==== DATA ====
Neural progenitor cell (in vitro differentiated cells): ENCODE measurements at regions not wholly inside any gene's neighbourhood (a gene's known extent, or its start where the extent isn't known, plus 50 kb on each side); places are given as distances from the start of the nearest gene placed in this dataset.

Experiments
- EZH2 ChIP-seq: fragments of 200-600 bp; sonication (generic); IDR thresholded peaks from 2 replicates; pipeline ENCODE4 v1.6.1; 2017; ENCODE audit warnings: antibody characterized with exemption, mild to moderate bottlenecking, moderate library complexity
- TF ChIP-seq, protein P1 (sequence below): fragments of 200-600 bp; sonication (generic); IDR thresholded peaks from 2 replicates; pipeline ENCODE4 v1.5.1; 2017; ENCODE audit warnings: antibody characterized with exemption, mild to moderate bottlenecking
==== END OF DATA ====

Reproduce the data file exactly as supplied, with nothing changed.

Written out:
Neural progenitor cell (in vitro differentiated cells): ENCODE measurements at regions not wholly inside any gene's neighbourhood (a gene's known extent, or its start where the extent isn't known, plus 50 kb on each side); places are given as distances from the start of the nearest gene placed in this dataset.

Experiments
- EZH2 ChIP-seq: fragments of 200-600 bp; sonication (generic); IDR thresholded peaks from 2 replicates; pipeline ENCODE4 v1.6.1; 2017; ENCODE audit warnings: antibody characterized with exemption, mild to moderate bottlenecking, moderate library complexity
- TF ChIP-seq, protein P1 (sequence below): fragments of 200-600 bp; sonication (generic); IDR thresholded peaks from 2 replicates; pipeline ENCODE4 v1.5.1; 2017; ENCODE audit warnings: antibody characterized with exemption, mild to moderate bottlenecking